In this guest post, Will Moore shares his sermon on Lent, preached on 6th March 2022.

I often like to start my sermons with a hook, a joke perhaps, something to grab your attention and get you listening. 

But this week, I can’t. It doesn’t seem right and maybe I don’t even need one. With what is going on in Ukraine and the world, our hearts are heavy. As I prepared this sermon, as I pondered the texts and the global situation, I struggled to find any inspiration. But perhaps that heaviness, that desperation, that we are all feeling is exactly where I should begin. 

Photo Credit: Ministry of Defense of Ukraine, creative commons.

On Ash Wednesday, we marked the start of this new liturgical season of Lent by imposing ashes on our foreheads, reminding ourselves that ‘[we] are dust and to dust [we] shall return’. What a stark reminder of our fragility, of our vulnerability, and of our humanity. Such a reminder, with what is going on today in Ukraine and in so many other countries that we too often overlook, strikes even more powerfully. Lives can be taken away in the click of a finger, with a simple command, or by the press of a button… to dust we shall return.

As we take this chance look at the world around us, its leaders, its politics, its power, we see that our gospel reading from Luke tells us that Jesus had the chance to do the same. The devil showed him all the kingdoms of the world and said Jesus could have them… if he only worshipped him (Luke 4:5-7).

The trickery of the devil looms near, as near to us today as it did for Christ then. Humans can be blinded by power, by glory, by putting people on pedestals, and even by fear. We can see right now how that can go so utterly wrong: how men in charge of nations can abuse their power, their place, their privilege, to create their own kingdom. Such vicious powerplay only leads to fear and violence; fear and violence that fracture our humanity and our peace.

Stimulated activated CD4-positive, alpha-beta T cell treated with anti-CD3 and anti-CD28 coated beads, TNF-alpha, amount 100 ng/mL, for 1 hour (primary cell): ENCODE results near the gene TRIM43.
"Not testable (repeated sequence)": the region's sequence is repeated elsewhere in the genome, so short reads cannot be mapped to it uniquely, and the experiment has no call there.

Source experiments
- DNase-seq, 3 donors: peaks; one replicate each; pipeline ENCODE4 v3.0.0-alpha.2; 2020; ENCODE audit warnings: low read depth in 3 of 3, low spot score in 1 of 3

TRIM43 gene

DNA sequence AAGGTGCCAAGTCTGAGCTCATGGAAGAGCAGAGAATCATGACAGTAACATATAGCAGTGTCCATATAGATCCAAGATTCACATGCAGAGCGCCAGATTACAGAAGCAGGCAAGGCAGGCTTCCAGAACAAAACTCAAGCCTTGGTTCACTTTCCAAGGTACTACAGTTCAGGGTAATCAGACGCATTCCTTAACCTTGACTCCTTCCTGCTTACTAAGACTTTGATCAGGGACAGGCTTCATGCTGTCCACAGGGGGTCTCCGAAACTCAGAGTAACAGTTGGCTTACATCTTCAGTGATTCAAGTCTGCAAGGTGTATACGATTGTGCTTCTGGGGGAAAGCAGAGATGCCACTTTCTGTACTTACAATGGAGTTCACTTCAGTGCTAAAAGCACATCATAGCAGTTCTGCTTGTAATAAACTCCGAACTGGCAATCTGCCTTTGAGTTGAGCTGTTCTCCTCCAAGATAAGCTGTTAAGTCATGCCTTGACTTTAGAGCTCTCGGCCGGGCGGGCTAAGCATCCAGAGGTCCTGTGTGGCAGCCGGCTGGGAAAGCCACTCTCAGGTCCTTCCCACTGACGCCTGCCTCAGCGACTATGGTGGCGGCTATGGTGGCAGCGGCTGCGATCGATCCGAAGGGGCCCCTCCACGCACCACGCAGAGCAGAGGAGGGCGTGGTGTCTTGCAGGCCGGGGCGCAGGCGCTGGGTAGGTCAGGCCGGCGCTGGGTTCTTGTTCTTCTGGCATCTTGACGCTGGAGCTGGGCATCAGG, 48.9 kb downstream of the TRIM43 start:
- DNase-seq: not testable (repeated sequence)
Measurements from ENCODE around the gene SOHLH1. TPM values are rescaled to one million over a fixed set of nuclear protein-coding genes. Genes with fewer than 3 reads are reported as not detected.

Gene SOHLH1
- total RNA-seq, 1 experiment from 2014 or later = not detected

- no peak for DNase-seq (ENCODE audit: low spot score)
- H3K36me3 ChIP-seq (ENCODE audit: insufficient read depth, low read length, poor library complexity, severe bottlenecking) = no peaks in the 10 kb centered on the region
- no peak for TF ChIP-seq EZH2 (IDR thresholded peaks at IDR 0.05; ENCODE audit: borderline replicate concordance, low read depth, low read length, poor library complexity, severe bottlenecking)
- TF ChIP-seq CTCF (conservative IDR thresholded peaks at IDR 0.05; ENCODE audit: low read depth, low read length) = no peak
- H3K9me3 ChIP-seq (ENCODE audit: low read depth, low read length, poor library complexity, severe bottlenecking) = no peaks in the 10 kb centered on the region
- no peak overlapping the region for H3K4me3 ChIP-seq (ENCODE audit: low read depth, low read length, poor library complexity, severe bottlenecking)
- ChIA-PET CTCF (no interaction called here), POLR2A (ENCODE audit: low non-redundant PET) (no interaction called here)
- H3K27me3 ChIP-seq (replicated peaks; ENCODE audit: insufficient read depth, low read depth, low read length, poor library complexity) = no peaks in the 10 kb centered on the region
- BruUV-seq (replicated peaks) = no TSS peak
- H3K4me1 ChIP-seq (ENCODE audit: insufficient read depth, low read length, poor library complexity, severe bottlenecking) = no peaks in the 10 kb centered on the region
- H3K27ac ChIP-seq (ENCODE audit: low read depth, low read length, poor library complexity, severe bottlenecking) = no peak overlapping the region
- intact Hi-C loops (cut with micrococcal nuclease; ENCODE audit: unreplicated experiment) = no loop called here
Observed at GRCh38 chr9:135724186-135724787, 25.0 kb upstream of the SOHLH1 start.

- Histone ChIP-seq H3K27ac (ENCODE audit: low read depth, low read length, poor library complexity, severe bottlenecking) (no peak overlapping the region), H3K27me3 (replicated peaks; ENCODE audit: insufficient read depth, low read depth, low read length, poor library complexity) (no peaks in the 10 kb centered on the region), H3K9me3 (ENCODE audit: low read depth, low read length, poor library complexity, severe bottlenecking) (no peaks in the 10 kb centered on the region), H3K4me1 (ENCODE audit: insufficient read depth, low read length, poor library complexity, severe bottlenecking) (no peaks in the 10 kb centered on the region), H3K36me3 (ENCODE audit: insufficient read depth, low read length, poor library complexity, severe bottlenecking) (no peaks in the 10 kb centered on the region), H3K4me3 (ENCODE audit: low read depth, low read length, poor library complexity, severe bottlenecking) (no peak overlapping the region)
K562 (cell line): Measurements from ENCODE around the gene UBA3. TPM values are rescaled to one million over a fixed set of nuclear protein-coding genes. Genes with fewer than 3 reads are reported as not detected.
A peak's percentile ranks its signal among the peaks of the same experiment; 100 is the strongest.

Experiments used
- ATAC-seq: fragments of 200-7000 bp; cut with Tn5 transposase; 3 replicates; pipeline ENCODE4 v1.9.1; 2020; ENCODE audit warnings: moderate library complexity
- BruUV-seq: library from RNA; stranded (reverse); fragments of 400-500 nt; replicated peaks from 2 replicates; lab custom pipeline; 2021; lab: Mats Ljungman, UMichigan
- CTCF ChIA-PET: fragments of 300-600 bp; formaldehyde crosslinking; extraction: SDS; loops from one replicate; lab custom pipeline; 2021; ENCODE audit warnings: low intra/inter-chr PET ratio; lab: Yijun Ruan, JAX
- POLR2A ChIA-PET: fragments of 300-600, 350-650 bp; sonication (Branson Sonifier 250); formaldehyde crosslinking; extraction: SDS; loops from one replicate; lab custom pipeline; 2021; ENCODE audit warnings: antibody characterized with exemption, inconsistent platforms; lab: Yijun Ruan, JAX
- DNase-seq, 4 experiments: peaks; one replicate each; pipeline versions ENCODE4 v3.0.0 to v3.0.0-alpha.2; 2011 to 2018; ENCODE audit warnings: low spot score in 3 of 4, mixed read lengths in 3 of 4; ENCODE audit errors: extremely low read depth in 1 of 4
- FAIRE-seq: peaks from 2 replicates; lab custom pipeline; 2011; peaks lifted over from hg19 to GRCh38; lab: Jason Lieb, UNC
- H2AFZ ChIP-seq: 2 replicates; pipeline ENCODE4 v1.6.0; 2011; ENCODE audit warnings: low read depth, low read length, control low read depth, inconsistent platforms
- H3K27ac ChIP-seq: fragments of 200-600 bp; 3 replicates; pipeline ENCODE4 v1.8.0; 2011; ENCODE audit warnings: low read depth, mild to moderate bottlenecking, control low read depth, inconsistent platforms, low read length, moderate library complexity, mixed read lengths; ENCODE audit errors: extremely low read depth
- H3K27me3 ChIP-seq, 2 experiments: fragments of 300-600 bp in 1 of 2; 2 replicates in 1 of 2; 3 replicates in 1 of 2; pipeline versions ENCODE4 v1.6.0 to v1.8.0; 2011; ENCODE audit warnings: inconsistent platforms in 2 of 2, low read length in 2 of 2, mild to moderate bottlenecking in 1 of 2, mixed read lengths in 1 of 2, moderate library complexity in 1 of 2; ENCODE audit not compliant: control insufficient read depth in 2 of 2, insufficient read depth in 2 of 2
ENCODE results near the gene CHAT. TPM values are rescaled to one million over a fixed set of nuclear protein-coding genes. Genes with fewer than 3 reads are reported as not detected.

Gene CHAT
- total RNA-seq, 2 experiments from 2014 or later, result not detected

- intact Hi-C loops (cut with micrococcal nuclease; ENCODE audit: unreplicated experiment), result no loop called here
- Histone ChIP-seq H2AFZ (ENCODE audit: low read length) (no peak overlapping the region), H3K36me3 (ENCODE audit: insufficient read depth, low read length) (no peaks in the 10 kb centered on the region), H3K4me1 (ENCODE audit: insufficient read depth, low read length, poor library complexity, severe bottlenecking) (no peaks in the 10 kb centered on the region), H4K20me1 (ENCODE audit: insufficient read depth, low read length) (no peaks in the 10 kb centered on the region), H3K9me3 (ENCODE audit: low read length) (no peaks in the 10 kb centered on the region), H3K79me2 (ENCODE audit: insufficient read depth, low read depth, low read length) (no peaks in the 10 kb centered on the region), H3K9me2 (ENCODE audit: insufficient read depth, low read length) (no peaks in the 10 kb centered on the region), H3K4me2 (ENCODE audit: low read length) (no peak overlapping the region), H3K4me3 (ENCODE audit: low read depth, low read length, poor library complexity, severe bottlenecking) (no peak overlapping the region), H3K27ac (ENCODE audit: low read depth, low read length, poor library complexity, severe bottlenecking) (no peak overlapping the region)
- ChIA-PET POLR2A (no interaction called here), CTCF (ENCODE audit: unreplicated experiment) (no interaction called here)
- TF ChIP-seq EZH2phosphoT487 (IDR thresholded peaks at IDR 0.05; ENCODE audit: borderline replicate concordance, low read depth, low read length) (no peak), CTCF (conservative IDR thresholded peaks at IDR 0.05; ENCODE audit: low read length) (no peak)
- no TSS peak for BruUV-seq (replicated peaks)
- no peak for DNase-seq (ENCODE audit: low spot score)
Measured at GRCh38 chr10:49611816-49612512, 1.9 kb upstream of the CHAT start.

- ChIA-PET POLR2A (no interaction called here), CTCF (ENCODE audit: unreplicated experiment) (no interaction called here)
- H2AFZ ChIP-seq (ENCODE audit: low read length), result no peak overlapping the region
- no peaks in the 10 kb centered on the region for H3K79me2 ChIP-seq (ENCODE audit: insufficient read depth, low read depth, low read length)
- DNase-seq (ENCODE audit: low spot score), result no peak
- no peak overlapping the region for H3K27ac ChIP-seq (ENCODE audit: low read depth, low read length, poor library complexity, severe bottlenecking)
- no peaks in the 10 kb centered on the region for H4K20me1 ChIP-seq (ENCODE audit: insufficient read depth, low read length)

But Jesus answered the devil with, ‘It is written, “Worship the Lord your God, and serve only him”’ (Luke 4:8). In all the kingdoms and politics of this world, we can often be so tempted to be lured away, but God remains steadfast – our only hope and our only God. And, at the end of time, when all this chaos is over, when all this worldly mess comes to an end, our reality will be turned on its head. And Jesus, the fragile baby and the crucified servant, will reign as King among his people. That is the Kingdom we as Christian people should seek.

But, until then, what about when temptation looms near us? We read about Jesus, full of the spirit, being drawn away to the wilderness, and there he is tempted by the devil (Luke 4:1-2). We don’t know how he coped – Jesus may have sat there meek and mild, disciplined and dedicated, resistant and resilient… or, I like to think, that he may have struggled. Forty days and forty nights of challenging temptation and trickery.

Photo credit: Lawrence OP, creative commons

And if we, too, live in this same world of temptation, all around us we will find things lurking that draw us away from Christ, whether we realise them or not. Sin has become a dirty word to much of our society, but all it means is those things that make us fall short and blind us from seeing God’s goodness. We must remember that they are present in our reality today too.